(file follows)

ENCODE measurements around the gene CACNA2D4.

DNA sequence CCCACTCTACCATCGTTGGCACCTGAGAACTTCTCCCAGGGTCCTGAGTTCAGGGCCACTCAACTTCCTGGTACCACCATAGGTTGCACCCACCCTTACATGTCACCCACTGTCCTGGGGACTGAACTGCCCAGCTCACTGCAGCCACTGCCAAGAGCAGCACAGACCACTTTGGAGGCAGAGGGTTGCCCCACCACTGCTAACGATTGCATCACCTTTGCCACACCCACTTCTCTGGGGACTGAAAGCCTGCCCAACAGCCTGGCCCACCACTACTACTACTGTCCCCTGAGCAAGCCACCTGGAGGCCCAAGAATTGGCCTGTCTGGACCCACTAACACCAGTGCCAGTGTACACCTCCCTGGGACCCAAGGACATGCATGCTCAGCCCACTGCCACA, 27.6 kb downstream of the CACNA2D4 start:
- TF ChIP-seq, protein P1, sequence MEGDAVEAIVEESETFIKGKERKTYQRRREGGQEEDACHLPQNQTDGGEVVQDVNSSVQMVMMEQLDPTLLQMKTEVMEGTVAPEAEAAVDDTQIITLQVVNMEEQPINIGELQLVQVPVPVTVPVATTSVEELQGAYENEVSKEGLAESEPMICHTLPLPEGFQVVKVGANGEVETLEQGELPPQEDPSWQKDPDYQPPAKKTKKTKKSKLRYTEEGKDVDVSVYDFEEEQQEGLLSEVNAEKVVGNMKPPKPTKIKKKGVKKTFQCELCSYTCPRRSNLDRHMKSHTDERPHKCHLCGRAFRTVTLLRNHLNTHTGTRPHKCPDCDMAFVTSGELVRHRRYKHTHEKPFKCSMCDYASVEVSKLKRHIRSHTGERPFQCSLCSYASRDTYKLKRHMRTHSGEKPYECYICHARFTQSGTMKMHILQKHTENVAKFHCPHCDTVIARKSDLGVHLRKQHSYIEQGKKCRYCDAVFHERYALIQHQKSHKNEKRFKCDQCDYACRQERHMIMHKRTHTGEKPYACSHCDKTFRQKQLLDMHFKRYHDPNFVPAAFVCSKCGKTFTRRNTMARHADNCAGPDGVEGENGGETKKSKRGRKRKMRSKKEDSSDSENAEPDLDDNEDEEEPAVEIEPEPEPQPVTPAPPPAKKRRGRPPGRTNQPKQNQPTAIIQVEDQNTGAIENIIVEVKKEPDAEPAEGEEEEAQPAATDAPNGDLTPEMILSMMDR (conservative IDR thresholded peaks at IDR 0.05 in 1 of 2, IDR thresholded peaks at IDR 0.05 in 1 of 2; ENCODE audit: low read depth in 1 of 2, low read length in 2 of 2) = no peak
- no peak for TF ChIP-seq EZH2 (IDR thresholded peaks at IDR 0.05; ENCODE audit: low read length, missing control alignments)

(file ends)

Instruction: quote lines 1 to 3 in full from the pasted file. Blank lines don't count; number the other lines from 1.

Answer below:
ENCODE measurements around the gene CACNA2D4.

DNA sequence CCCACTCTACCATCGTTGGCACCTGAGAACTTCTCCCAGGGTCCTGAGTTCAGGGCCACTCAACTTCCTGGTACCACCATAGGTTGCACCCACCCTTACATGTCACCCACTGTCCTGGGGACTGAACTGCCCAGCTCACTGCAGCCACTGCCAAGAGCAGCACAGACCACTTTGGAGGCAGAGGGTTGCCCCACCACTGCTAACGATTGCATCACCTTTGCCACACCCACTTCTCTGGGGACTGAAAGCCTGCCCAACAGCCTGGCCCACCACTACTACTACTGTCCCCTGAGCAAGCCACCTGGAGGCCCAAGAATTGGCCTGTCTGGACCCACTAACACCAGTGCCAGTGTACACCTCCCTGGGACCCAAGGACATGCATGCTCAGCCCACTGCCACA, 27.6 kb downstream of the CACNA2D4 start:
- TF ChIP-seq, protein P1, sequence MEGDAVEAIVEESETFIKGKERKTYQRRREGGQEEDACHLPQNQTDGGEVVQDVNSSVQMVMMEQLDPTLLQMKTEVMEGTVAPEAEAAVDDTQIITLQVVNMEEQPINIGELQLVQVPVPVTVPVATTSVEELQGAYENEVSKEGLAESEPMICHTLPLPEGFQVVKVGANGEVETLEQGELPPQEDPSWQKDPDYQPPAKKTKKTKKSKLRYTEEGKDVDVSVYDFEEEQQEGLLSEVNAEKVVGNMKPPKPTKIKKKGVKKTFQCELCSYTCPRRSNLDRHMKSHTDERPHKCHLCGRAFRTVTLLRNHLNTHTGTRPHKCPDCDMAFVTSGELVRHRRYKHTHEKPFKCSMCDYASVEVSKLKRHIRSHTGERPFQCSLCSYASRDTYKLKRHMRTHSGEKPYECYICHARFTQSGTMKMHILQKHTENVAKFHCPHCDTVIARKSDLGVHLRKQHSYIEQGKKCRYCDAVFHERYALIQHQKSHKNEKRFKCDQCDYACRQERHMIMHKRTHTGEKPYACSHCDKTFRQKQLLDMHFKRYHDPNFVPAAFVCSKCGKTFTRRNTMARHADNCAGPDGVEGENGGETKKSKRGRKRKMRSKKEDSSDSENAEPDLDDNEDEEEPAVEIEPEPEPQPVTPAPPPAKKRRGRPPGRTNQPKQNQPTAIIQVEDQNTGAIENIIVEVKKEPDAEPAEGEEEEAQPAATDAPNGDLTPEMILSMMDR (conservative IDR thresholded peaks at IDR 0.05 in 1 of 2, IDR thresholded peaks at IDR 0.05 in 1 of 2; ENCODE audit: low read depth in 1 of 2, low read length in 2 of 2) = no peak